Rodents are mammals which have two front teeth growing continuously in their upper and lower jaws. They have to keep them short by always biting things. These teeth are useful for biting because they cut sharply. They use the sharp teeth to bite the wood, break their food and bite any predators that attack them. The teeth have enamel on the outside and exposed dentine on the inside. The teeth is special because they sharpen by themselves as they are used. Rodents do not have fangs like dogs and cats.
One quarter of mammal species are rodents. There are about 2277 species of rodents. They are found in great numbers on all continents except for Antarctica. You can find them in all habitats except in the oceans. The most common rodents are mice and rats. Some other rodents are squirrels, porcupines, beavers, chipmunks, guinea pigs and voles.
Most rodents eat seeds and plants. There are some which eat insects or fish. Some squirrels even eat birds like cardinals and blue jays. Some rodents are pests because they eat seeds we store for our own food and worst of all they spread diseases. Rodents are the only non-flying, non-marine placental mammal to reach Australia without human introduction. About 25% of the mammal species in Australia are rodents.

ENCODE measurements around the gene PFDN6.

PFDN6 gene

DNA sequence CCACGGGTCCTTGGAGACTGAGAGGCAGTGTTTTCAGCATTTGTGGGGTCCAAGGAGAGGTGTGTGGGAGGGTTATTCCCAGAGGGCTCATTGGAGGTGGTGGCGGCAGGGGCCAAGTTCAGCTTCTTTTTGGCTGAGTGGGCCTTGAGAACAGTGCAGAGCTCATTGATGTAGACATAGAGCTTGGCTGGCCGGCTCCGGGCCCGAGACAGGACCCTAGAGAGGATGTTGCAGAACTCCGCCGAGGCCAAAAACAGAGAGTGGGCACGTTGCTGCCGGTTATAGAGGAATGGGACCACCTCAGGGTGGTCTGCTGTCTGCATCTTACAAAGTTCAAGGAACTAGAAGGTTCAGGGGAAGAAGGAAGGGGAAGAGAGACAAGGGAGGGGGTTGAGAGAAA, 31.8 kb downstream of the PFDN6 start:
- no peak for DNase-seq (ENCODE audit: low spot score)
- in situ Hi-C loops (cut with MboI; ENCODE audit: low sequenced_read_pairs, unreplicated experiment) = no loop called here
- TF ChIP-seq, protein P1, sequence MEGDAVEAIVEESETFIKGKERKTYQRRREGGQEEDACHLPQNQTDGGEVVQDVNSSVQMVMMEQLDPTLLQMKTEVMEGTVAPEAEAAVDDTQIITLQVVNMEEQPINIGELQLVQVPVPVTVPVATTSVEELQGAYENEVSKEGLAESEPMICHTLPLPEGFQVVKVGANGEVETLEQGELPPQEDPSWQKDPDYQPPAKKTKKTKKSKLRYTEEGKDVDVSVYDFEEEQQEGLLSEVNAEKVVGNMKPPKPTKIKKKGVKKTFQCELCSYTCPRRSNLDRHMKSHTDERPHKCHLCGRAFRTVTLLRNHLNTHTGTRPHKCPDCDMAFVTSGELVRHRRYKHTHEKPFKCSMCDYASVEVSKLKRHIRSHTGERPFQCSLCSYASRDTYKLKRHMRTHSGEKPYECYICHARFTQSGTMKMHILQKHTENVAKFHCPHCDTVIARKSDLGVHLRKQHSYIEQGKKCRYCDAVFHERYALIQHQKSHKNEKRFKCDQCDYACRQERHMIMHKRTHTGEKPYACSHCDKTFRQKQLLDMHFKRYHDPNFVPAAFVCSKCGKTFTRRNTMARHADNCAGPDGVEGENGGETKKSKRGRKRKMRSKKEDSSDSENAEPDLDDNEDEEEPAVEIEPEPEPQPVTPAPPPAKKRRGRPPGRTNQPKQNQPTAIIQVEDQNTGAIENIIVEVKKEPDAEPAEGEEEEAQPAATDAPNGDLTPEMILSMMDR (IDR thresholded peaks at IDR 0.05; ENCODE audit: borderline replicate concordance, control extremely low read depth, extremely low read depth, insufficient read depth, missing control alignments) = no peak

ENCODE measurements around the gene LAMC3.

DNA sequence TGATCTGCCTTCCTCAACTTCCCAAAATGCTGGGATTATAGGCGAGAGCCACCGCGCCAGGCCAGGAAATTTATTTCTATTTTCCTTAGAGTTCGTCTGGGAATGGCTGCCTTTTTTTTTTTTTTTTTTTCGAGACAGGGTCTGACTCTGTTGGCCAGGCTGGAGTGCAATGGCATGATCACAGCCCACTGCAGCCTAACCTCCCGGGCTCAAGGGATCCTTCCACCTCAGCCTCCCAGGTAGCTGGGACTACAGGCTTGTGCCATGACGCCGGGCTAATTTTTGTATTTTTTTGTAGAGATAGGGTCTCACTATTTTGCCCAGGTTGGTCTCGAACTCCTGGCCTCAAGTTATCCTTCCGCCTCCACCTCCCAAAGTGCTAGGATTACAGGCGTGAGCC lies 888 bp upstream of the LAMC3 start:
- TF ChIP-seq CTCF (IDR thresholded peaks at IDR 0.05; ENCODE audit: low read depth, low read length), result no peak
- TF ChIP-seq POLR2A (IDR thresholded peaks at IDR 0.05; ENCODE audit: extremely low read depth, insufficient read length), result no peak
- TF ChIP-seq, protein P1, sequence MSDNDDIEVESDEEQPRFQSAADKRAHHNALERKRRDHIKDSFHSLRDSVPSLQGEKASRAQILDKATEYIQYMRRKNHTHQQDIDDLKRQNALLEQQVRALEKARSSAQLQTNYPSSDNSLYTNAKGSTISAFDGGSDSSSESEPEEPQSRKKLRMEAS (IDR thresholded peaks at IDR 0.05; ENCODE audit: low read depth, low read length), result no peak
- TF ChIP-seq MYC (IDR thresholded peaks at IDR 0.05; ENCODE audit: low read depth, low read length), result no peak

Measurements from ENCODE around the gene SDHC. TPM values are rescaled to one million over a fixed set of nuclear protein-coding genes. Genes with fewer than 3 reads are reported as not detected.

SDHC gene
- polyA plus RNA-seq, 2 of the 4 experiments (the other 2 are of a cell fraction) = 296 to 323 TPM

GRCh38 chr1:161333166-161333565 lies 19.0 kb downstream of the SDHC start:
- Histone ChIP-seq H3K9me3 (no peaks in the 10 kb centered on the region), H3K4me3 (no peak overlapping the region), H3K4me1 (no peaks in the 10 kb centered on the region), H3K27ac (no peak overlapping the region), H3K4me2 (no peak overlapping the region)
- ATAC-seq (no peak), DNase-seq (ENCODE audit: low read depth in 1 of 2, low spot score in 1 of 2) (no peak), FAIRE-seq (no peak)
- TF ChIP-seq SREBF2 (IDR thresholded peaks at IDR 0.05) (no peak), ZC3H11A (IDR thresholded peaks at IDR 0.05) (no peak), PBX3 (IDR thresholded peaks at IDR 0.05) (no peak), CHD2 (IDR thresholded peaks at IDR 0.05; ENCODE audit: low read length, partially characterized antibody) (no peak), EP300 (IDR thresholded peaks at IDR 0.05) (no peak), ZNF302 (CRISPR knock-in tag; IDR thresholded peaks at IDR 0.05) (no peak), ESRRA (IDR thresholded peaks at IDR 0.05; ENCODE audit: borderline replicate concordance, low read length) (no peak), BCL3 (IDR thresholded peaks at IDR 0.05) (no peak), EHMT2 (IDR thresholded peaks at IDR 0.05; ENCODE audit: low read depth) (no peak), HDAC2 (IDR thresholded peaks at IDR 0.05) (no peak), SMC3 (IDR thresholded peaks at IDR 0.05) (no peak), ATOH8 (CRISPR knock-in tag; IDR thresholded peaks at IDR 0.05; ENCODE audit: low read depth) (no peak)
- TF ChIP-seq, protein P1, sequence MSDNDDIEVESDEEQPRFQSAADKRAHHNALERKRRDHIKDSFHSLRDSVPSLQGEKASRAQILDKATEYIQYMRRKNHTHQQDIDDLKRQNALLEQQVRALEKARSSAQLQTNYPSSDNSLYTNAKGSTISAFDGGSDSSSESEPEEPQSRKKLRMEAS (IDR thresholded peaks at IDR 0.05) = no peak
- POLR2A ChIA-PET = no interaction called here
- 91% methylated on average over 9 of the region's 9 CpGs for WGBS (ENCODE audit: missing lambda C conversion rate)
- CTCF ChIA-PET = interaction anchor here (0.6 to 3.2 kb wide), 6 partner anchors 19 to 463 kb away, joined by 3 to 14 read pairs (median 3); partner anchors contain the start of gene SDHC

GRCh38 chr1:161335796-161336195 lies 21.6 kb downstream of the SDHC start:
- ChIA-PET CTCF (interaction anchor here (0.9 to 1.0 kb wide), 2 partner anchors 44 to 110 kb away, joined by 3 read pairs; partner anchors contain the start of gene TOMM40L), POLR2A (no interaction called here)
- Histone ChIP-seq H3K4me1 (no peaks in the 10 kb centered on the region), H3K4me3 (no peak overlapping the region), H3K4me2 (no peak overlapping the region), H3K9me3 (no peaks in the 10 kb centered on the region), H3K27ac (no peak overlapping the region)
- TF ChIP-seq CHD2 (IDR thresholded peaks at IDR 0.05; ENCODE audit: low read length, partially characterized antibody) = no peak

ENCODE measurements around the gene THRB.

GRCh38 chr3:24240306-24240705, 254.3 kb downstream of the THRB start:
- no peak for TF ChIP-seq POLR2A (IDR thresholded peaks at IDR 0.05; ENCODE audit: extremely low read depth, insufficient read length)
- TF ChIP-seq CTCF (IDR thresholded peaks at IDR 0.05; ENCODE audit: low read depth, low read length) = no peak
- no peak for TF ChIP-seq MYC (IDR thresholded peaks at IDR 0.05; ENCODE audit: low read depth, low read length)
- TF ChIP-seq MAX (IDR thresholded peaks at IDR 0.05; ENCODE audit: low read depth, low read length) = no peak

Most rodents are small. The African Pygmy mouse is only 6 centimetres (2.4 inches) long, and 7 grams (0.3 oz) in weight when they grow up! On the other hand, the Capybara is really heavy. It weighs 80 kilograms (175 lb). The largest ever rodent, Josephoartigasia Monesi weighed between 1 to 2.5 tons!
Rodents are important in many ecosystems because they are small and reproduce quickly. Therefore, they become an important food source for many predators. They also help to spread the seeds they eat. People hunt rodents for fur and to eliminate them as pests. They are also used as pets, for scientific research, animal testing, for food and even for locating landmines!